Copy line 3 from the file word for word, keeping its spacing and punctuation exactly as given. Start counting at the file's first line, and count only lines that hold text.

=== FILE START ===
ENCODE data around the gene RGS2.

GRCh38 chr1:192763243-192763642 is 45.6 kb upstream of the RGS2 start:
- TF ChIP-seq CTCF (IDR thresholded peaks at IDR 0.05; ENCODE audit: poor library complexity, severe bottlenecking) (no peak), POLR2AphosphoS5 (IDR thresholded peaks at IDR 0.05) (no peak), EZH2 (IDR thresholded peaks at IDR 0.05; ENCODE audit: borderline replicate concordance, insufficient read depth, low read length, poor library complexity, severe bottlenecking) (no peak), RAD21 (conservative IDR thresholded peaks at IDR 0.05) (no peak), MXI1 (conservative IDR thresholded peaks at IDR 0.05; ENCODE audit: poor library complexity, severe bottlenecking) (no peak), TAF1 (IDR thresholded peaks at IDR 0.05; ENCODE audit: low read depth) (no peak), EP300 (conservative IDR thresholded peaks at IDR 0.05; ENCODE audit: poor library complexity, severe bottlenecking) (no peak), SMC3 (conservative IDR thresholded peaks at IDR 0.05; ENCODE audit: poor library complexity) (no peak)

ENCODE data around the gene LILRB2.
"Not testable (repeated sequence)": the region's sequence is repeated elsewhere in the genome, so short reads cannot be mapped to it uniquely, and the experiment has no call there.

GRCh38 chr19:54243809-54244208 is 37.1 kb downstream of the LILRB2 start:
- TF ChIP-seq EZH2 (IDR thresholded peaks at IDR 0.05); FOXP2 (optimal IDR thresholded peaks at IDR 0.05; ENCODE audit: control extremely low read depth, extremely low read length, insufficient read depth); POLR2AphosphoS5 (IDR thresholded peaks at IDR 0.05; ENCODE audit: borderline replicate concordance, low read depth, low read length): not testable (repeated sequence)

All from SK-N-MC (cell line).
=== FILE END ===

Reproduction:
- TF ChIP-seq CTCF (IDR thresholded peaks at IDR 0.05; ENCODE audit: poor library complexity, severe bottlenecking) (no peak), POLR2AphosphoS5 (IDR thresholded peaks at IDR 0.05) (no peak), EZH2 (IDR thresholded peaks at IDR 0.05; ENCODE audit: borderline replicate concordance, insufficient read depth, low read length, poor library complexity, severe bottlenecking) (no peak), RAD21 (conservative IDR thresholded peaks at IDR 0.05) (no peak), MXI1 (conservative IDR thresholded peaks at IDR 0.05; ENCODE audit: poor library complexity, severe bottlenecking) (no peak), TAF1 (IDR thresholded peaks at IDR 0.05; ENCODE audit: low read depth) (no peak), EP300 (conservative IDR thresholded peaks at IDR 0.05; ENCODE audit: poor library complexity, severe bottlenecking) (no peak), SMC3 (conservative IDR thresholded peaks at IDR 0.05; ENCODE audit: poor library complexity) (no peak)